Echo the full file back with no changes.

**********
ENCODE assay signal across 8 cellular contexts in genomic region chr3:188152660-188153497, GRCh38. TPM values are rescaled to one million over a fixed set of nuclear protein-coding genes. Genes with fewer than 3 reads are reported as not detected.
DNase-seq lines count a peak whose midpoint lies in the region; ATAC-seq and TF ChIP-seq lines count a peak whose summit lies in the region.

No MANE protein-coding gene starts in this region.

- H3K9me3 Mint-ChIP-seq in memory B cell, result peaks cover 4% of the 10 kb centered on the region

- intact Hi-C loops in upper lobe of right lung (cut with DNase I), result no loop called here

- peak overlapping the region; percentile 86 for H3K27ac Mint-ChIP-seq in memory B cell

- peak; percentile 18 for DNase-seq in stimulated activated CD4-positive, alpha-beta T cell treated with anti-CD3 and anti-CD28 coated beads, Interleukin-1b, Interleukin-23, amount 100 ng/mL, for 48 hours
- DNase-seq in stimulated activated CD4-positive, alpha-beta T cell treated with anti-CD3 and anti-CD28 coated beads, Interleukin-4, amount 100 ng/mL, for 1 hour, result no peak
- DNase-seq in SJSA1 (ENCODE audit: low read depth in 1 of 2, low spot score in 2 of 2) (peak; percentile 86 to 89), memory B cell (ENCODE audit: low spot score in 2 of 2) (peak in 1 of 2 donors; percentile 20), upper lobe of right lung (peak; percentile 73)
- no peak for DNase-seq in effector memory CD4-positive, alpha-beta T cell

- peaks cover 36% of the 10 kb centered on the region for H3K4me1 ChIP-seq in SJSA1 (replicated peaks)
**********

ENCODE assay signal across 8 cellular contexts in genomic region chr3:188152660-188153497, GRCh38. TPM values are rescaled to one million over a fixed set of nuclear protein-coding genes. Genes with fewer than 3 reads are reported as not detected.
DNase-seq lines count a peak whose midpoint lies in the region; ATAC-seq and TF ChIP-seq lines count a peak whose summit lies in the region.

No MANE protein-coding gene starts in this region.

- H3K9me3 Mint-ChIP-seq in memory B cell, result peaks cover 4% of the 10 kb centered on the region

- intact Hi-C loops in upper lobe of right lung (cut with DNase I), result no loop called here

- peak overlapping the region; percentile 86 for H3K27ac Mint-ChIP-seq in memory B cell

- peak; percentile 18 for DNase-seq in stimulated activated CD4-positive, alpha-beta T cell treated with anti-CD3 and anti-CD28 coated beads, Interleukin-1b, Interleukin-23, amount 100 ng/mL, for 48 hours
- DNase-seq in stimulated activated CD4-positive, alpha-beta T cell treated with anti-CD3 and anti-CD28 coated beads, Interleukin-4, amount 100 ng/mL, for 1 hour, result no peak
- DNase-seq in SJSA1 (ENCODE audit: low read depth in 1 of 2, low spot score in 2 of 2) (peak; percentile 86 to 89), memory B cell (ENCODE audit: low spot score in 2 of 2) (peak in 1 of 2 donors; percentile 20), upper lobe of right lung (peak; percentile 73)
- no peak for DNase-seq in effector memory CD4-positive, alpha-beta T cell

- peaks cover 36% of the 10 kb centered on the region for H3K4me1 ChIP-seq in SJSA1 (replicated peaks)